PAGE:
In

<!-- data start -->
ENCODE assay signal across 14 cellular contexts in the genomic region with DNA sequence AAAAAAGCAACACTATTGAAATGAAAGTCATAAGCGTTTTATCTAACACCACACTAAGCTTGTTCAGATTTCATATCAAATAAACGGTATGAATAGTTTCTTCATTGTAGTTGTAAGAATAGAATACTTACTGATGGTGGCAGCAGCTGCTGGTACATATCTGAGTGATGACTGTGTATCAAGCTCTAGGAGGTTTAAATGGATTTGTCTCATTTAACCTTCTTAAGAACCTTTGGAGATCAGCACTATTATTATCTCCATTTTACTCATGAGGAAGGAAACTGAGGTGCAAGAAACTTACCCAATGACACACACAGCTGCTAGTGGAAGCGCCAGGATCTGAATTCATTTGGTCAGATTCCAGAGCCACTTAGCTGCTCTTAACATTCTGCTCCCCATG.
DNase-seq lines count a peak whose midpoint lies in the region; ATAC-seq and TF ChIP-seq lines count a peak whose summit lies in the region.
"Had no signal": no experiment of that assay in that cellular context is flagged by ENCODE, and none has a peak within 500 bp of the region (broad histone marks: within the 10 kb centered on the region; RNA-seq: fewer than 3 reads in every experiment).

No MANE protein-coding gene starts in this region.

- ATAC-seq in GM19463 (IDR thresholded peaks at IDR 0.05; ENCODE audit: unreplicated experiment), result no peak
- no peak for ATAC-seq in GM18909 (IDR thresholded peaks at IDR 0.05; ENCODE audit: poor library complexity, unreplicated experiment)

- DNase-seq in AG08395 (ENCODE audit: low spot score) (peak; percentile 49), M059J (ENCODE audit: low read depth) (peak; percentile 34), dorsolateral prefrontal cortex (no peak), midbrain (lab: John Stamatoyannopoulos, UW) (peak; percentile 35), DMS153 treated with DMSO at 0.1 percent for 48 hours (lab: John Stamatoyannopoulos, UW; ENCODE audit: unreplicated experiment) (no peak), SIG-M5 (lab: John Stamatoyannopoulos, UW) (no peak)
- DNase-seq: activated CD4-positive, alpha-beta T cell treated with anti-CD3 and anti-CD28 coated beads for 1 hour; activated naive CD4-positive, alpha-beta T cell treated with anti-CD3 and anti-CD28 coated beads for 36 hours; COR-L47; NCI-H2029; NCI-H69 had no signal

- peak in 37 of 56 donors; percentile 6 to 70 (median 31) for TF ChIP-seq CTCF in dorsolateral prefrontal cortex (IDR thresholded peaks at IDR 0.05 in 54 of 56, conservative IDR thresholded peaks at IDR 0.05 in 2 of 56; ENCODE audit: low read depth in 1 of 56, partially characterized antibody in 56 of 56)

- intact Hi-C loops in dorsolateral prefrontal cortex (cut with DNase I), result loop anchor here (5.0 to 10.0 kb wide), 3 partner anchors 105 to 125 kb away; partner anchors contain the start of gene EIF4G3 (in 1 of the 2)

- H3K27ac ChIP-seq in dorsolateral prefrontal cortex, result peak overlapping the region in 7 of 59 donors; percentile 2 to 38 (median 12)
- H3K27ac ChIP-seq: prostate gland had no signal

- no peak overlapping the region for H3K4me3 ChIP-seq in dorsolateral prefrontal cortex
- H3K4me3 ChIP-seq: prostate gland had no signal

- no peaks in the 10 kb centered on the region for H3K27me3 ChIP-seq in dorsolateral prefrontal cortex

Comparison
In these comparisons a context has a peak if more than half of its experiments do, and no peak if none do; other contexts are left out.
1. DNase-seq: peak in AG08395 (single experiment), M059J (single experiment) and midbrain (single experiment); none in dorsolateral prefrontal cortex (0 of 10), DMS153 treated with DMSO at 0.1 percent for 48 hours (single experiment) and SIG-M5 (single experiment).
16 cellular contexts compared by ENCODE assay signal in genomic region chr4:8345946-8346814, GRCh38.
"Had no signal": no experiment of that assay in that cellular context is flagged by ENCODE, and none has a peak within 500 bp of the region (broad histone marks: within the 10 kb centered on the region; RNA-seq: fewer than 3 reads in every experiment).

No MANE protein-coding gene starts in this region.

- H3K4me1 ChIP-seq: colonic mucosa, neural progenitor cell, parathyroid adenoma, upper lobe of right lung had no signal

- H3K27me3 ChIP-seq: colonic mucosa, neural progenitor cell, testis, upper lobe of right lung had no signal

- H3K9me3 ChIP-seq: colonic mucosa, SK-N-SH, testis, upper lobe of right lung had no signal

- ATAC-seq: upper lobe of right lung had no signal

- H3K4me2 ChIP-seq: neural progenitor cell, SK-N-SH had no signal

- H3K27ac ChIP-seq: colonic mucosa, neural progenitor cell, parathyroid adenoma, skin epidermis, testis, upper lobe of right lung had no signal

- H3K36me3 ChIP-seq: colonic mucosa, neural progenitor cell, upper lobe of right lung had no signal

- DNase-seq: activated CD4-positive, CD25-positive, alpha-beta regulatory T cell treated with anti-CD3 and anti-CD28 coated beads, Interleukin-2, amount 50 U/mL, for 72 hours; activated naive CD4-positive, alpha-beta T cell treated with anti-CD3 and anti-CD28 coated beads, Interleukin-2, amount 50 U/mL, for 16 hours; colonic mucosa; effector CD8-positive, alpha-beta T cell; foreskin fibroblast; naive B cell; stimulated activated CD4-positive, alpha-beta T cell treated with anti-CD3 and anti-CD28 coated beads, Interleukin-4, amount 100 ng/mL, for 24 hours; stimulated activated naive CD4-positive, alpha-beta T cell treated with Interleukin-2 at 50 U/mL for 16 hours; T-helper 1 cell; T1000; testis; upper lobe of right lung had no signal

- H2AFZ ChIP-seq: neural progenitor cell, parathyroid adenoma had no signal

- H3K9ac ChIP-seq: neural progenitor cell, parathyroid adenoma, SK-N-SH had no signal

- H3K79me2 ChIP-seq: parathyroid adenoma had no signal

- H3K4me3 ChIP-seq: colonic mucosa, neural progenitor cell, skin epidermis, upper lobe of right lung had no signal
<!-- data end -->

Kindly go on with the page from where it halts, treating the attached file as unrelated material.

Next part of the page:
vent gases arising and accumulating in said | sive when mixed with air. These are the sewer so as to endanger the same. It will only witnesses who refer to the subject on thus appear from these allegations that behalf of plaintiff. That explosive gases plaintiff charges that the gases which were form in sewers and are ever present therein generated in the sewer were so generated was also shown by experts introduced by from the oils which escaped and ran into the defendant. Since, then, the gases which sewer from the Waters-Pierce Oil Company, form naturally in sewers are as highly inat the time of the fire on its premises which flammable and explosive as the vapors caused the explosion. It will also appear thrown off by kerosene or other oils, that there are two charges of negligence, and since there was no evidence furnished namely, one as a specific charge of negli- by plaintiff from which the jury could draw gence, in that the city, knowing of the ex- the inference that the explosion was of the istence of oils in the sewer, did not open the latter rather than of the former character vents specially designed for the purposes of, of gas, it cannot be said that the allegations presumably, to permit the gases thus gen- of the petition were established, or that the erated to escape, and, in addition, another verdict should be permitted to stand. charge of negligence to the effect that it fact the theory that the explosion was carelessly and negligently failed to take caused by the usual sewer gases is the more measures and precautions to prevent gases likely one, since all the witnesses agreed arising and accumulating in the sewer. In that the oils which escaped during the fire these allegations of nonaction on the part of at the Waters-Pierce Oil Company's premthe city are contained the charges against ises will throw off vapors in comparative it of legal duties not performed. abundance only when subjected to heat. Upon this subject Egner stated that it could not be told how much oil it would take to generate enough gas in Mill Creek sewer under ordinary temperature to cause such an explosion as that which occurred. He did say, however, "I should think it would require a good deal of it in a large sewer like that. Assuming the temperature of the sewer to have been 60 or 70 degrees, or even 75 degrees, the quantity of vapor generated from crude petroleum would be comparatively small." Witness further stated that the temperature in a sewer would likely be lower than the temperature in the exposed atmosphere. Mr. Choller, also a gas engineer, who had made a special study of the subject, testified that even if petroleum or crude oil got into the sewer it would not have cast off gasoline or coal oil under a temperature below 95 degrees. Therefore, if at the fire crude oil found its way into the sewer, that would not account for the presence of either coal oil or gasoline, because the application of heat would be necessary to produce either. As for coal oil, or kerosene, they are combustible, but not explosive. It was for plaintiff to account for the explosion and the causes of it, and, there being present at least two independent causes, and no proof as to which of the two was responsible for the accident, there can be no recovery. Breen v. St. Louis Cooperage Co. 50 Mo. App. 202; Searles v. Manhattan K. Co. 101 N. Y. 661, 5 N. E. 66; Dobbins v. Brown, 119 N. Y. 188, 23 N. E. 537.